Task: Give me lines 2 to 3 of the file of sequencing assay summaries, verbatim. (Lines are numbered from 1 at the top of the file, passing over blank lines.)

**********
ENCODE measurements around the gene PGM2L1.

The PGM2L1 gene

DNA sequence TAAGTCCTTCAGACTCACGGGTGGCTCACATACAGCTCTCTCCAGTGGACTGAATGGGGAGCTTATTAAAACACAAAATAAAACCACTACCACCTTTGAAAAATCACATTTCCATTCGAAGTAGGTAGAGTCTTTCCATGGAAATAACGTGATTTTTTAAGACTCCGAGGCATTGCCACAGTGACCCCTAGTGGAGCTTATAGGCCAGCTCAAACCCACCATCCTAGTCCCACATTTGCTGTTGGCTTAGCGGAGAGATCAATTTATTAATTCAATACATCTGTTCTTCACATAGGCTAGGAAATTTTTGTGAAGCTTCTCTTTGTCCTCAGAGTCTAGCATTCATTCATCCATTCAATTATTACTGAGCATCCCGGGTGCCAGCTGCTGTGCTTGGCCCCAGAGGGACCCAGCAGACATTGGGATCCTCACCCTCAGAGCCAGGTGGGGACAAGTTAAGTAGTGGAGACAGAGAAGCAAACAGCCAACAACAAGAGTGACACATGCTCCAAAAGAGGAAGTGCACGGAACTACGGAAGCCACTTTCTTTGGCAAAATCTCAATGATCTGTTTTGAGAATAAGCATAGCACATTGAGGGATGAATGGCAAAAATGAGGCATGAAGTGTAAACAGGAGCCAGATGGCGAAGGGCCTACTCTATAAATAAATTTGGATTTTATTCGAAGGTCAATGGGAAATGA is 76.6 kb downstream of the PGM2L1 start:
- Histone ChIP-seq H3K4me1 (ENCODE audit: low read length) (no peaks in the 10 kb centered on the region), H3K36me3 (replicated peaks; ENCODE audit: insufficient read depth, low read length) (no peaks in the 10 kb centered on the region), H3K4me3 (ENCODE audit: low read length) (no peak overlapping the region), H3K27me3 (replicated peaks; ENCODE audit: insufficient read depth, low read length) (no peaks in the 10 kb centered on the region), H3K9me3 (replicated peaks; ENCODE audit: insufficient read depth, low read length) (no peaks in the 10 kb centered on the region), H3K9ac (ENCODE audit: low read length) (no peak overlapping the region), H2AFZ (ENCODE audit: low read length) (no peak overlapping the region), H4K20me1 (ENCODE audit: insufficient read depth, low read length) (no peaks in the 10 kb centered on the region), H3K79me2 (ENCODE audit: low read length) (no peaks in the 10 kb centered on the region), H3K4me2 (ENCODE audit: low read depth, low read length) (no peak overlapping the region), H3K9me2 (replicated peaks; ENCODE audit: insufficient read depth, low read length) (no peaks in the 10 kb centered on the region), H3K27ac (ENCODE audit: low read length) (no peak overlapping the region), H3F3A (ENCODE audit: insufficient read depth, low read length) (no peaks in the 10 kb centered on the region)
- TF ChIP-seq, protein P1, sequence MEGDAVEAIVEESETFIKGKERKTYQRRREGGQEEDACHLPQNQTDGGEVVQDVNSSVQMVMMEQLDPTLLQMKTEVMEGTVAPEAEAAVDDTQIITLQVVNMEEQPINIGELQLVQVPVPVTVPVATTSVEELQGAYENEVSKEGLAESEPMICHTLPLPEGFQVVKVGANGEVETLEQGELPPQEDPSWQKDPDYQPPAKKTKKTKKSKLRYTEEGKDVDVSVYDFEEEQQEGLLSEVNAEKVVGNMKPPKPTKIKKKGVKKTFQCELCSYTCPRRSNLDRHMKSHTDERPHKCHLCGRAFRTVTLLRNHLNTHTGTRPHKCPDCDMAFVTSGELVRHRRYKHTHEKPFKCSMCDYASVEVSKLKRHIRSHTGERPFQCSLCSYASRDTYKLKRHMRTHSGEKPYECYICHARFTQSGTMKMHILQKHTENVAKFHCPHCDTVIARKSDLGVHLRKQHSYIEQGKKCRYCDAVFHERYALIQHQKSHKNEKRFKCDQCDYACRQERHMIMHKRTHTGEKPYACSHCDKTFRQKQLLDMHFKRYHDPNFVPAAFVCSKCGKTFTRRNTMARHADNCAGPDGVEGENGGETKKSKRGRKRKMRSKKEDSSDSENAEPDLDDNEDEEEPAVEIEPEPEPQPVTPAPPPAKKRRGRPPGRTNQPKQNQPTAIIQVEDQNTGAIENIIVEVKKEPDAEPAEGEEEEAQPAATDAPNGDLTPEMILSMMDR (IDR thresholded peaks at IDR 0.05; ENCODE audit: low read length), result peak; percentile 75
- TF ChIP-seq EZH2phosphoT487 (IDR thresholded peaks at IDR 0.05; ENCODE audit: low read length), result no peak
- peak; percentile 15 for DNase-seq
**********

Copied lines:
The PGM2L1 gene

DNA sequence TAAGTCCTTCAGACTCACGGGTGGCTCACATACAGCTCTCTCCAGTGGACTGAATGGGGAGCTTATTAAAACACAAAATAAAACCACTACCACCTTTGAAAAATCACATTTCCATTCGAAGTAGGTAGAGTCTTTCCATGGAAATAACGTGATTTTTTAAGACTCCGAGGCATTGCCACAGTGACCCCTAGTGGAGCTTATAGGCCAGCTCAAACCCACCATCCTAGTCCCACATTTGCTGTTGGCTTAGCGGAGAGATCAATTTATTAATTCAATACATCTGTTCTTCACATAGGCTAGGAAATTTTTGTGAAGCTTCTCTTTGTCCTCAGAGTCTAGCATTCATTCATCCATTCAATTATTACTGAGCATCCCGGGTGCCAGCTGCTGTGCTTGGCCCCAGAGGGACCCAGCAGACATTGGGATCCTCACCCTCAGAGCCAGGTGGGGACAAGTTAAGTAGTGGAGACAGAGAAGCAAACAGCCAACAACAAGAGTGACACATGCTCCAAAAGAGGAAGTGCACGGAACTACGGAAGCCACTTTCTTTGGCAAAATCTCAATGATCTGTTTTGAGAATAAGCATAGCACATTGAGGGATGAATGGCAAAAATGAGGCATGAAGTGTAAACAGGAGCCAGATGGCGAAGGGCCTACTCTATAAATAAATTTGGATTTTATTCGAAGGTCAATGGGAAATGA is 76.6 kb downstream of the PGM2L1 start: